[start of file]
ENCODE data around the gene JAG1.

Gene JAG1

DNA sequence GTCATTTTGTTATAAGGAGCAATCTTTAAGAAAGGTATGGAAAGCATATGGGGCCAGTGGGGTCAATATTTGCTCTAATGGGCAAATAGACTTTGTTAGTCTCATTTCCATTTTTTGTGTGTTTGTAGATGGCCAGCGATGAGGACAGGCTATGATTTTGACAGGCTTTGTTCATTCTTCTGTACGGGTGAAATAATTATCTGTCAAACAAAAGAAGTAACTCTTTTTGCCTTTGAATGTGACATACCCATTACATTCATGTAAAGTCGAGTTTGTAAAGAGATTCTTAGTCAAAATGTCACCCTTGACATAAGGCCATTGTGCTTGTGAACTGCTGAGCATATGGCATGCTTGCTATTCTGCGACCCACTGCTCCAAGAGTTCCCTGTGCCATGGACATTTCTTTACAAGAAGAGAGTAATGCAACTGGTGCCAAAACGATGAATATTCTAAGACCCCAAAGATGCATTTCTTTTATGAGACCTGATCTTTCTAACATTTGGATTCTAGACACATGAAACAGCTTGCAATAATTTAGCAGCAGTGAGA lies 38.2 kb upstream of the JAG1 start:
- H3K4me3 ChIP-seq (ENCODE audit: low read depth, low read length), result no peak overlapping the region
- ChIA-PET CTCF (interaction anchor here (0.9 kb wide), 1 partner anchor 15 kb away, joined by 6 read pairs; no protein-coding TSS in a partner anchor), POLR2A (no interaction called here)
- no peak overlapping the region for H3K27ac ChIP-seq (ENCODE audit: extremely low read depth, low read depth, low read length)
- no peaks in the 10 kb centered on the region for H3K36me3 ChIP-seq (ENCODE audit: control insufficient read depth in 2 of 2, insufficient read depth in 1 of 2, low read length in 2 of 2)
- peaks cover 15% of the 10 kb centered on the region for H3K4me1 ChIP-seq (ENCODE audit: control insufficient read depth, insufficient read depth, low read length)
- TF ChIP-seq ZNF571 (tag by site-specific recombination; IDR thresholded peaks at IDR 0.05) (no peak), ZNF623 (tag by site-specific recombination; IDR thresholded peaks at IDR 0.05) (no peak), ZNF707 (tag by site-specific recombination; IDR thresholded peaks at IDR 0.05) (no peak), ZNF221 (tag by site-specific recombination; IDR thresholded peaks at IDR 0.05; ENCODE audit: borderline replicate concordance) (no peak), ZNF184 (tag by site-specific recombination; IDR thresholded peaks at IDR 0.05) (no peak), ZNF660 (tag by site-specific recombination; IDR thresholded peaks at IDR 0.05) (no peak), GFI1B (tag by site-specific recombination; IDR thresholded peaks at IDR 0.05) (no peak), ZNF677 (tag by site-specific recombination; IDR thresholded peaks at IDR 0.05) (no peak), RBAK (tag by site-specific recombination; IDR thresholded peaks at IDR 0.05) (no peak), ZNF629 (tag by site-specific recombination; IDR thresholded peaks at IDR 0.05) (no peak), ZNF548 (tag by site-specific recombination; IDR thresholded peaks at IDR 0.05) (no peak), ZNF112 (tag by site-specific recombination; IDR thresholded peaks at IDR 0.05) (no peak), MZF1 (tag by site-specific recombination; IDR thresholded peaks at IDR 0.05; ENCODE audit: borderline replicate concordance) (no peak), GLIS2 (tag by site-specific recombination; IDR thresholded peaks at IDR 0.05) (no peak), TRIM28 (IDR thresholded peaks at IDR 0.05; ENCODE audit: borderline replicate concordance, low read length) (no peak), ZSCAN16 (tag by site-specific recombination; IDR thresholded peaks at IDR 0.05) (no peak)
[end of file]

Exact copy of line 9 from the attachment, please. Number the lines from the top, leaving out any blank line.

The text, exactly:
- TF ChIP-seq ZNF571 (tag by site-specific recombination; IDR thresholded peaks at IDR 0.05) (no peak), ZNF623 (tag by site-specific recombination; IDR thresholded peaks at IDR 0.05) (no peak), ZNF707 (tag by site-specific recombination; IDR thresholded peaks at IDR 0.05) (no peak), ZNF221 (tag by site-specific recombination; IDR thresholded peaks at IDR 0.05; ENCODE audit: borderline replicate concordance) (no peak), ZNF184 (tag by site-specific recombination; IDR thresholded peaks at IDR 0.05) (no peak), ZNF660 (tag by site-specific recombination; IDR thresholded peaks at IDR 0.05) (no peak), GFI1B (tag by site-specific recombination; IDR thresholded peaks at IDR 0.05) (no peak), ZNF677 (tag by site-specific recombination; IDR thresholded peaks at IDR 0.05) (no peak), RBAK (tag by site-specific recombination; IDR thresholded peaks at IDR 0.05) (no peak), ZNF629 (tag by site-specific recombination; IDR thresholded peaks at IDR 0.05) (no peak), ZNF548 (tag by site-specific recombination; IDR thresholded peaks at IDR 0.05) (no peak), ZNF112 (tag by site-specific recombination; IDR thresholded peaks at IDR 0.05) (no peak), MZF1 (tag by site-specific recombination; IDR thresholded peaks at IDR 0.05; ENCODE audit: borderline replicate concordance) (no peak), GLIS2 (tag by site-specific recombination; IDR thresholded peaks at IDR 0.05) (no peak), TRIM28 (IDR thresholded peaks at IDR 0.05; ENCODE audit: borderline replicate concordance, low read length) (no peak), ZSCAN16 (tag by site-specific recombination; IDR thresholded peaks at IDR 0.05) (no peak)